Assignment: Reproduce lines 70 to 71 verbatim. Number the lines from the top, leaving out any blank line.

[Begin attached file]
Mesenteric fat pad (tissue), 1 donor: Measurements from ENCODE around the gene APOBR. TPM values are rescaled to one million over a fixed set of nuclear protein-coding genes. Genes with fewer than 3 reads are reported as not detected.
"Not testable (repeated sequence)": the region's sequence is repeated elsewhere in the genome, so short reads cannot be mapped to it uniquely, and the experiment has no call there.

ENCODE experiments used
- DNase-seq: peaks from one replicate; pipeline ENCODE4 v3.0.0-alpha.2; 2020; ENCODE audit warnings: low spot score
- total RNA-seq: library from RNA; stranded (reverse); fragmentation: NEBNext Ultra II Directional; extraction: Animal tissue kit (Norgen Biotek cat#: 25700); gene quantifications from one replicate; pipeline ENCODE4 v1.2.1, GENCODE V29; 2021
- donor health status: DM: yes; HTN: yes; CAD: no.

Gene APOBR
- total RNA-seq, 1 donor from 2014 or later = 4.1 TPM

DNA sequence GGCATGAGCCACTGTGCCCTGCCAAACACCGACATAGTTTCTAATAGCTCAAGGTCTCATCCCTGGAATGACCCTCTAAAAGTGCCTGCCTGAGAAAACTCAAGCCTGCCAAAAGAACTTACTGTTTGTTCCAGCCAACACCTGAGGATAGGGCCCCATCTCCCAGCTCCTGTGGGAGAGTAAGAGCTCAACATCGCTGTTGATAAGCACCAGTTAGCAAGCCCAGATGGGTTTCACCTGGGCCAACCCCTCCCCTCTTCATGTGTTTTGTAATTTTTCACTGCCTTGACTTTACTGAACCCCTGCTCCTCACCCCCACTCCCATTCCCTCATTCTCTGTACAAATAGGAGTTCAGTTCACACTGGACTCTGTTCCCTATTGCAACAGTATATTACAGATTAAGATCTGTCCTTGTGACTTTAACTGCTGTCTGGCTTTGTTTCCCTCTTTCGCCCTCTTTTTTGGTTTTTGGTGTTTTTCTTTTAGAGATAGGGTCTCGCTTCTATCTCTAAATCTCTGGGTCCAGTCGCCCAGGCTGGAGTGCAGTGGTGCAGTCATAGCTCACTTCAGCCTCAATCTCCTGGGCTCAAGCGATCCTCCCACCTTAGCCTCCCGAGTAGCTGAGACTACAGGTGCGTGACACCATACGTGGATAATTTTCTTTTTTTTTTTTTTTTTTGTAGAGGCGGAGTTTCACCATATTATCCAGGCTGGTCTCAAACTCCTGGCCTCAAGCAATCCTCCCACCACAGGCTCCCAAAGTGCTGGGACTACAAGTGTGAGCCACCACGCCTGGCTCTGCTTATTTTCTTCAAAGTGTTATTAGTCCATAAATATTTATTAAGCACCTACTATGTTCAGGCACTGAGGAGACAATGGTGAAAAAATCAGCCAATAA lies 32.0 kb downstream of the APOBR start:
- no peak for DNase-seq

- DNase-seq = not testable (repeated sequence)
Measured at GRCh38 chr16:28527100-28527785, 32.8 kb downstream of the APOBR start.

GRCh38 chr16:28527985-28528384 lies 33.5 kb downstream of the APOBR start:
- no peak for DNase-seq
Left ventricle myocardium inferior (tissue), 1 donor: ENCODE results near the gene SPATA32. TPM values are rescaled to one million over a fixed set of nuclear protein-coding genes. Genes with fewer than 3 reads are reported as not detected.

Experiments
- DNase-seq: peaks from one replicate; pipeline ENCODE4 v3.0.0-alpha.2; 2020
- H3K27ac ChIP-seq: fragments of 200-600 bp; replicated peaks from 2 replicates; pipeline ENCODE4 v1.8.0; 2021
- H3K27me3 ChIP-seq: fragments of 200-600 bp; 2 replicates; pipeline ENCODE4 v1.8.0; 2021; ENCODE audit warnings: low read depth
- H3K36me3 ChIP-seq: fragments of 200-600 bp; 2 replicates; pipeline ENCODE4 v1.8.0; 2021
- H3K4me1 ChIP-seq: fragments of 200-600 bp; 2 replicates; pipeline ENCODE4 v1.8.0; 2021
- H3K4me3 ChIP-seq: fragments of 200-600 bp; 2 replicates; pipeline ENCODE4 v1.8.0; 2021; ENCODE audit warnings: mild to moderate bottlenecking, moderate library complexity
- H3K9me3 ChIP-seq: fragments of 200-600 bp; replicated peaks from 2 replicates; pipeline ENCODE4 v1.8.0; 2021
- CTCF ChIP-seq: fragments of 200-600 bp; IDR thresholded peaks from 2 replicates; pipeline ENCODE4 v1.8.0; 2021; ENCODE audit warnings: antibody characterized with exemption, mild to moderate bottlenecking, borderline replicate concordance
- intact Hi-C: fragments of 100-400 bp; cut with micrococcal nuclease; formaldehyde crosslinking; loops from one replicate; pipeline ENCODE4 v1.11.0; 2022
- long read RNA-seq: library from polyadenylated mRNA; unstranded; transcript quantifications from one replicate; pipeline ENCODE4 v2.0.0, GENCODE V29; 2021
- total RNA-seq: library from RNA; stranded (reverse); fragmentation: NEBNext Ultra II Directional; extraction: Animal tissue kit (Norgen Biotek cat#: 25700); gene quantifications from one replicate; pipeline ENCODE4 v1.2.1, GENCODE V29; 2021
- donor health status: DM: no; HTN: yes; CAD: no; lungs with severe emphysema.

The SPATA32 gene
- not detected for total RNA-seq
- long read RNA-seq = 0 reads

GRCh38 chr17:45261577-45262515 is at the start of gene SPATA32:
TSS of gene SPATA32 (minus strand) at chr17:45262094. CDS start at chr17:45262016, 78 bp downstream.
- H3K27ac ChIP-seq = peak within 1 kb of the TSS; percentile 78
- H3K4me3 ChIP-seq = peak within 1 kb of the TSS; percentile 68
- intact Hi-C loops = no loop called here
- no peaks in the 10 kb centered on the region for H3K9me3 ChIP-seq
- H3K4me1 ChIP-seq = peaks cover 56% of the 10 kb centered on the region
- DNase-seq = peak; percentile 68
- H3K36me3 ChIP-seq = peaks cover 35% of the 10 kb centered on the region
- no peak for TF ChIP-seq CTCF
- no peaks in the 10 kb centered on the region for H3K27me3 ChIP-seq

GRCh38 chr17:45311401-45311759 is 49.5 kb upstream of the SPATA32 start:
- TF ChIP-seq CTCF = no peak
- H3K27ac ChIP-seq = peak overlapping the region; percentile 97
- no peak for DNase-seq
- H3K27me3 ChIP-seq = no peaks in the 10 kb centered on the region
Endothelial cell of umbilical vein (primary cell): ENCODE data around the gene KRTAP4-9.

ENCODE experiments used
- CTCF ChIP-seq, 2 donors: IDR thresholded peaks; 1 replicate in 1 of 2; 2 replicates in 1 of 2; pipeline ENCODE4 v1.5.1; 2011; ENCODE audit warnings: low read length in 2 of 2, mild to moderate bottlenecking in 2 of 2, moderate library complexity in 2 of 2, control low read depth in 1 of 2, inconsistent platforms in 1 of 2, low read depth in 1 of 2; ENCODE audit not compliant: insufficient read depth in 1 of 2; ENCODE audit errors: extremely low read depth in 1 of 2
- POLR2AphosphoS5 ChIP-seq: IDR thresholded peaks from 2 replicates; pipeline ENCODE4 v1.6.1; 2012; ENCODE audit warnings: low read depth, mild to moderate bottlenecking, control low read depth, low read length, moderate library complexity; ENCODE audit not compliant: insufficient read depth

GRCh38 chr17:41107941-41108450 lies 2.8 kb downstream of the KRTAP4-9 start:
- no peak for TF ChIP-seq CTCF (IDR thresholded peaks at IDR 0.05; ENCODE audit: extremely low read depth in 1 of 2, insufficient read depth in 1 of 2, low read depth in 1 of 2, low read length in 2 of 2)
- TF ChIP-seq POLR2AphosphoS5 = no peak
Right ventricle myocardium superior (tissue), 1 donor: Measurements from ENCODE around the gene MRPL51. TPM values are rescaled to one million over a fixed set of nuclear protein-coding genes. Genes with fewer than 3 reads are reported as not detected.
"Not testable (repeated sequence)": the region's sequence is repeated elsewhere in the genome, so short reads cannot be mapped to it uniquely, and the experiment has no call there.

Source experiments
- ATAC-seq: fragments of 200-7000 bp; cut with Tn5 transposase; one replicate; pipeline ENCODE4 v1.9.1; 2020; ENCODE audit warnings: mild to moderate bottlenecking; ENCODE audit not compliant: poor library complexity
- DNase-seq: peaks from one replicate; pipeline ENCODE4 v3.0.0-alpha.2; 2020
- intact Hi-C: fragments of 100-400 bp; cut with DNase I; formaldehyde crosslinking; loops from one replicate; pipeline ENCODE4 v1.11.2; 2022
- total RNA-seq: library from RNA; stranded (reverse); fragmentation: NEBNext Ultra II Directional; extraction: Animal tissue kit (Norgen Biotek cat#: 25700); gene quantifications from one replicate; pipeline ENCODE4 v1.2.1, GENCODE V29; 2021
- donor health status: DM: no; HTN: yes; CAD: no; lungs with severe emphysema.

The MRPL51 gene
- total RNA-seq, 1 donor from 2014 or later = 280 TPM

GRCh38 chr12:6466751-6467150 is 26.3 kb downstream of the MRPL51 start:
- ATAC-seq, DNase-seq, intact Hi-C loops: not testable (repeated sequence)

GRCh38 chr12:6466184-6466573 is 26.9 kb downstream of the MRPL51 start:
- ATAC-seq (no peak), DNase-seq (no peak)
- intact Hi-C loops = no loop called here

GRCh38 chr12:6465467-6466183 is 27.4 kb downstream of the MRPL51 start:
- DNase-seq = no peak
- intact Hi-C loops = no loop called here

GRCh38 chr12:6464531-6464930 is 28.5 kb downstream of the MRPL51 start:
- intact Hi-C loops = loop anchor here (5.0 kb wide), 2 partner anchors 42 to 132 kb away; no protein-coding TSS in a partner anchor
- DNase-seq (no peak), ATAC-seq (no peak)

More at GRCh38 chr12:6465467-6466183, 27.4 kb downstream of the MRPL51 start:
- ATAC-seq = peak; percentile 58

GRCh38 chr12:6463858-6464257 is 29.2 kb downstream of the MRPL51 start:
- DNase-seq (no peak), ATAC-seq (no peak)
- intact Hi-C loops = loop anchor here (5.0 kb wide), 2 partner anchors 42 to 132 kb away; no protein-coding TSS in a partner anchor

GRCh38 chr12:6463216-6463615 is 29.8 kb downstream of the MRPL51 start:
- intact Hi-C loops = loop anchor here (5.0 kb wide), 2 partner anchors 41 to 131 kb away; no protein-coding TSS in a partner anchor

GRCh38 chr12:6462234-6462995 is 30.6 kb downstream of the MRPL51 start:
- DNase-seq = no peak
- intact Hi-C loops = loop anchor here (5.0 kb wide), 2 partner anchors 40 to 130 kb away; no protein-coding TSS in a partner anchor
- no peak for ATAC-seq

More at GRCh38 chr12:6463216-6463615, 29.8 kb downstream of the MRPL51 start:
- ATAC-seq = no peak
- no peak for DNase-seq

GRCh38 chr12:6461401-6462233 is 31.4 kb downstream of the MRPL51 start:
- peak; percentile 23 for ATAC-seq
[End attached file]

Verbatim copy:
GRCh38 chr12:6465467-6466183 is 27.4 kb downstream of the MRPL51 start:
- DNase-seq = no peak